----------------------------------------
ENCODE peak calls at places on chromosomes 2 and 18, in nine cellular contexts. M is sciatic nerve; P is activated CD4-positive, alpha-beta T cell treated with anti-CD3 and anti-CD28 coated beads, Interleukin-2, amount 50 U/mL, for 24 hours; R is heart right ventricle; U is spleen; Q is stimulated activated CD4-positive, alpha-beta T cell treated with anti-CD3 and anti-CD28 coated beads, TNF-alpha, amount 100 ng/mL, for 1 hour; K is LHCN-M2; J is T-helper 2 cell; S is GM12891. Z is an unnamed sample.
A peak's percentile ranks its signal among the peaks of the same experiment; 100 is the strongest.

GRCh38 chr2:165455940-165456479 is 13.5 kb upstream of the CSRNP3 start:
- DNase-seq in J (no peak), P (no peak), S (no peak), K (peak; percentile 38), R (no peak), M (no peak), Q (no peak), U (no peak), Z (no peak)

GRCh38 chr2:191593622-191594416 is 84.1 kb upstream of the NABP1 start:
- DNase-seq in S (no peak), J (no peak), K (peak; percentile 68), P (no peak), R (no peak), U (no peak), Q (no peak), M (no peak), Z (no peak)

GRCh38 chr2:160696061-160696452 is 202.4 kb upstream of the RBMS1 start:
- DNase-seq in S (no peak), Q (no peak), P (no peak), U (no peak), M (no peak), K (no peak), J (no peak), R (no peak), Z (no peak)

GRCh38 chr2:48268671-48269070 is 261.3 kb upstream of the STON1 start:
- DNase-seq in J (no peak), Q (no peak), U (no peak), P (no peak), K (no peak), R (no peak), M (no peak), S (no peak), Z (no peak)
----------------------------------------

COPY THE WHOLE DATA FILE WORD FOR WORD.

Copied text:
ENCODE peak calls at places on chromosomes 2 and 18, in nine cellular contexts. M is sciatic nerve; P is activated CD4-positive, alpha-beta T cell treated with anti-CD3 and anti-CD28 coated beads, Interleukin-2, amount 50 U/mL, for 24 hours; R is heart right ventricle; U is spleen; Q is stimulated activated CD4-positive, alpha-beta T cell treated with anti-CD3 and anti-CD28 coated beads, TNF-alpha, amount 100 ng/mL, for 1 hour; K is LHCN-M2; J is T-helper 2 cell; S is GM12891. Z is an unnamed sample.
A peak's percentile ranks its signal among the peaks of the same experiment; 100 is the strongest.

GRCh38 chr2:165455940-165456479 is 13.5 kb upstream of the CSRNP3 start:
- DNase-seq in J (no peak), P (no peak), S (no peak), K (peak; percentile 38), R (no peak), M (no peak), Q (no peak), U (no peak), Z (no peak)

GRCh38 chr2:191593622-191594416 is 84.1 kb upstream of the NABP1 start:
- DNase-seq in S (no peak), J (no peak), K (peak; percentile 68), P (no peak), R (no peak), U (no peak), Q (no peak), M (no peak), Z (no peak)

GRCh38 chr2:160696061-160696452 is 202.4 kb upstream of the RBMS1 start:
- DNase-seq in S (no peak), Q (no peak), P (no peak), U (no peak), M (no peak), K (no peak), J (no peak), R (no peak), Z (no peak)

GRCh38 chr2:48268671-48269070 is 261.3 kb upstream of the STON1 start:
- DNase-seq in J (no peak), Q (no peak), U (no peak), P (no peak), K (no peak), R (no peak), M (no peak), S (no peak), Z (no peak)